Novel isothiourea catalysts and reactivity

  • Matthew Westwood

Student thesis: Doctoral Thesis (PhD)


This thesis documents the development of both novel isothiourea catalyst structures and new synthetic methodologies including the combination of isothiourea organocatalysis with novel activation modes and heterocyclic reaction partners.

Chapter 1 introduces the history and concepts of asymmetric organocatalysis with an emphasis on the development of isothioureas as small molecule organocatalysts. A focus is placed on both isothiourea catalysed kinetic resolutions and α,β-unsaturated acyl ammonium intermediates with reference to the key reactivity modes and current state-of-the-art reactivity to place the work presented in this thesis in context.

Chapter 2 describes the development of the isothiourea catalysed acylative kinetic resolution of pyrazolone-derived tertiary alcohols. Under the conditions developed, a diverse range of substituted pyrazolone tertiary alcohols could be successfully resolved with exceptional selectivity observed in most examples, including several that incorporate pharmaceutical compounds.

Chapter 3 describes the history and development of visible light photoredox catalysis and its applications to organic synthesis. The generation of nucleophilic α-amino radicals using photoredox catalysis is discussed and particular emphasis placed on the synthesis of γ-lactams using α-amino radicals. The development of the enantioselective synthesis of γ-lactams via dual isothiourea/photoredox catalysis is detailed. The protocol was then extended to a range of pivaloyl anhydrides and α-silyl amines. The development of α-amino acids as radical precursors in this reaction is then discussed including applying the methodology to synthesise a wide range of γ-lactams and extending the reaction to flow conditions.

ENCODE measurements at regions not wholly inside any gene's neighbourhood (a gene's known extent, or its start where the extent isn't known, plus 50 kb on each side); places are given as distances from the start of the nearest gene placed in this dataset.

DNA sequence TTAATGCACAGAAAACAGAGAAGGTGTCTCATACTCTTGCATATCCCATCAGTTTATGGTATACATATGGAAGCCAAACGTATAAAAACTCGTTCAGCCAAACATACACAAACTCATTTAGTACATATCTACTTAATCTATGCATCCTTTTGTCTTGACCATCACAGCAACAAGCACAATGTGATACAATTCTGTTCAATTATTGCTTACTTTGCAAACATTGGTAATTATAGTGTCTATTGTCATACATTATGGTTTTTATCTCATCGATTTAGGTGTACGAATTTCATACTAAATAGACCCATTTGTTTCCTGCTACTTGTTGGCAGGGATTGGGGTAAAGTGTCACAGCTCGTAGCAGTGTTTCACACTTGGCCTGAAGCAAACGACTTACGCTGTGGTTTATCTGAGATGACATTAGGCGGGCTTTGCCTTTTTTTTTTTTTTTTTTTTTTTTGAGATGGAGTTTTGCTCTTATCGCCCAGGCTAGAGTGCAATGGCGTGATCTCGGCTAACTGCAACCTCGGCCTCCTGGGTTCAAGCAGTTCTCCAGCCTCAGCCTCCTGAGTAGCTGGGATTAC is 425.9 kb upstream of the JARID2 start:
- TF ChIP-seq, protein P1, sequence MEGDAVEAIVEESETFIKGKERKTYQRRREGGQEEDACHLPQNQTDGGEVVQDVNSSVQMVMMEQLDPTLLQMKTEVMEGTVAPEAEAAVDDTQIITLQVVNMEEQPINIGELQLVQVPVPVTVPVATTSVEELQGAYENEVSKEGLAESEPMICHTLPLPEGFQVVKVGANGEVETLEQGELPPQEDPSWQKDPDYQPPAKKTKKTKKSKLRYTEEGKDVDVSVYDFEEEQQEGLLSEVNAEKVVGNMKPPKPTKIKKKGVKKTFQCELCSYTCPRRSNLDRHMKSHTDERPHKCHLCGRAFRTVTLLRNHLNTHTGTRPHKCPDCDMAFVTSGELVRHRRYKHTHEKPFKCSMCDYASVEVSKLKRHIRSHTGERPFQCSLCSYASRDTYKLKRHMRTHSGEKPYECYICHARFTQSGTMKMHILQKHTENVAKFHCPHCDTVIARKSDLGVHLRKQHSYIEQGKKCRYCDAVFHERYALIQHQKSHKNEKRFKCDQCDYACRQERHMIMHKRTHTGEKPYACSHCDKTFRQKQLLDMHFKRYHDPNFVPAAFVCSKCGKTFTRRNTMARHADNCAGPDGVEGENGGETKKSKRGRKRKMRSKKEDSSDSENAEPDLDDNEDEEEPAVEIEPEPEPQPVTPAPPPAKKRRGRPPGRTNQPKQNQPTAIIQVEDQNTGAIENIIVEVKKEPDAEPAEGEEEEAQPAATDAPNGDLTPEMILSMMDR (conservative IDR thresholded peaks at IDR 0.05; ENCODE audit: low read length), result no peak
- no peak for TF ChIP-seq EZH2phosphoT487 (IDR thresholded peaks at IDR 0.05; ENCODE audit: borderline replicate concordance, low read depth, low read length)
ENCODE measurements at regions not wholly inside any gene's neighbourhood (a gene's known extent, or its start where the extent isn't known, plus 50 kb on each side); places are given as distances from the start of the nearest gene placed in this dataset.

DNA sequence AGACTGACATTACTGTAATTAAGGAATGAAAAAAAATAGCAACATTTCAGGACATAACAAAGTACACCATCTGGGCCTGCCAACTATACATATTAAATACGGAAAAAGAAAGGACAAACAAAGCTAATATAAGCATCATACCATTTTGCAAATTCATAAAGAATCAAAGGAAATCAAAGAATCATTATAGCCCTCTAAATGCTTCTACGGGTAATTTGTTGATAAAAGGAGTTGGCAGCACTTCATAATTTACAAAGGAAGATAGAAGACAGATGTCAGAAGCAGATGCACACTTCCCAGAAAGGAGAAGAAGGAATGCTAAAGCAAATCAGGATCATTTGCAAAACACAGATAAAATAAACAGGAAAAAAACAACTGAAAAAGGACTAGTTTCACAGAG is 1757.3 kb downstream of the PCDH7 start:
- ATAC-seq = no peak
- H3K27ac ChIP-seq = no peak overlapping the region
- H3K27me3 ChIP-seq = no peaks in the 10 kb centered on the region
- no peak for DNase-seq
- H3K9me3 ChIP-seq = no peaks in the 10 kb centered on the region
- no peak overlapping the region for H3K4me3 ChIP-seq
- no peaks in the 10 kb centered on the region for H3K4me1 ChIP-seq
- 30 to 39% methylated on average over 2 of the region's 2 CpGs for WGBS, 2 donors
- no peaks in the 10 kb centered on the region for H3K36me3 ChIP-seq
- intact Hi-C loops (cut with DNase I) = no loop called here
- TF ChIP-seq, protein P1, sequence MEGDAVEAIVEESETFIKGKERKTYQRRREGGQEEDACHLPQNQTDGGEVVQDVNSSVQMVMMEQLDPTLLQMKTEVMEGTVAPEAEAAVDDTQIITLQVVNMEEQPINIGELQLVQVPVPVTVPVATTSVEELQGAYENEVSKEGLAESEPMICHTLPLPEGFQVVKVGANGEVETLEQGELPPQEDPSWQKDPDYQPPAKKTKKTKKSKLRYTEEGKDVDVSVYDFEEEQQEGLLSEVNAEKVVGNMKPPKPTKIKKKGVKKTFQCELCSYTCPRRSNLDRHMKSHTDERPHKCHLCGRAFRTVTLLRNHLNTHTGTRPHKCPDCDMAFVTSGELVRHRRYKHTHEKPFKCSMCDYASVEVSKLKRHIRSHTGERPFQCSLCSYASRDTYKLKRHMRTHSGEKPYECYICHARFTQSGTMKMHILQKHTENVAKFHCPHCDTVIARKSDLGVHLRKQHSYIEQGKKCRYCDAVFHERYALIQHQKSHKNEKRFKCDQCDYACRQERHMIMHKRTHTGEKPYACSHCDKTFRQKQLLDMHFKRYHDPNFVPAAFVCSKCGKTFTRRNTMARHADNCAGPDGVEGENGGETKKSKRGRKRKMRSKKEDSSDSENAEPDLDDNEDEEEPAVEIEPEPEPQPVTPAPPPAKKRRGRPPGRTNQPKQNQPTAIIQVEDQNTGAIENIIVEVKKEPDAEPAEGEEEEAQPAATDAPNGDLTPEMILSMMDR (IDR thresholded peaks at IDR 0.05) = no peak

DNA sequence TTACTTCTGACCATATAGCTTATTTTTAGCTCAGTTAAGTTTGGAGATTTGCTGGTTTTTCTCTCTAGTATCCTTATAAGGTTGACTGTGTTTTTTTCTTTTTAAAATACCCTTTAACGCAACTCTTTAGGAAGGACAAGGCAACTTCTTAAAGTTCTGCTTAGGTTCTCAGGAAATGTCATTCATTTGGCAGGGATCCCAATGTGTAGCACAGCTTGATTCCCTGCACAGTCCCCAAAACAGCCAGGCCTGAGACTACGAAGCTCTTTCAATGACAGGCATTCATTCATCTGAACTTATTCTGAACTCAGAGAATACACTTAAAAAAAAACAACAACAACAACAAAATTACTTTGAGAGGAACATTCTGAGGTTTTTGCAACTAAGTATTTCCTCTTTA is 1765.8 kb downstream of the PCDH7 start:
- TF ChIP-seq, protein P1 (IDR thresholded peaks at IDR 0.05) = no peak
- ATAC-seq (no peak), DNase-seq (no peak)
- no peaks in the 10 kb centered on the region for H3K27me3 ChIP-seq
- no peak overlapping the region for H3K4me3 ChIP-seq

Chapter 4 describes the development of two novel catalysts designed to circumvent the observed oxidative degradation of isothioureas by the excited state of many photocatalysts. The first strategy developed was the incorporation of the electron withdrawing CF2 group into the core of the isothiourea. Whilst this had the desired effect of decreasing isothiourea degradation by photocatalysts, the CF2 group reduced the nucleophilicity of the catalyst to the extent that reactivity in several previously reported isothiourea reactions was not observed. The second strategy developed was the rigidification of the isothiourea to minimise degradation pathways from the postulated radical cation intermediate. This catalyst showed greatly increased survivability whilst maintaining high reactivity and nucleophilicity. Gram-scale routes were developed to access both catalysts in both racemic and enantiopure form.
Date of Award13 Jun 2024
Original languageEnglish
Awarding Institution
  • University of St Andrews
SupervisorAndrew David Smith (Supervisor)


  • Isothiourea
  • Enantioselective
  • Photoredox
  • Organocatalytic
  • Pyrazolone
  • Kinetic resolution
  • Catalyst design

Access Status

  • Full text embargoed until
  • 1 May 2026

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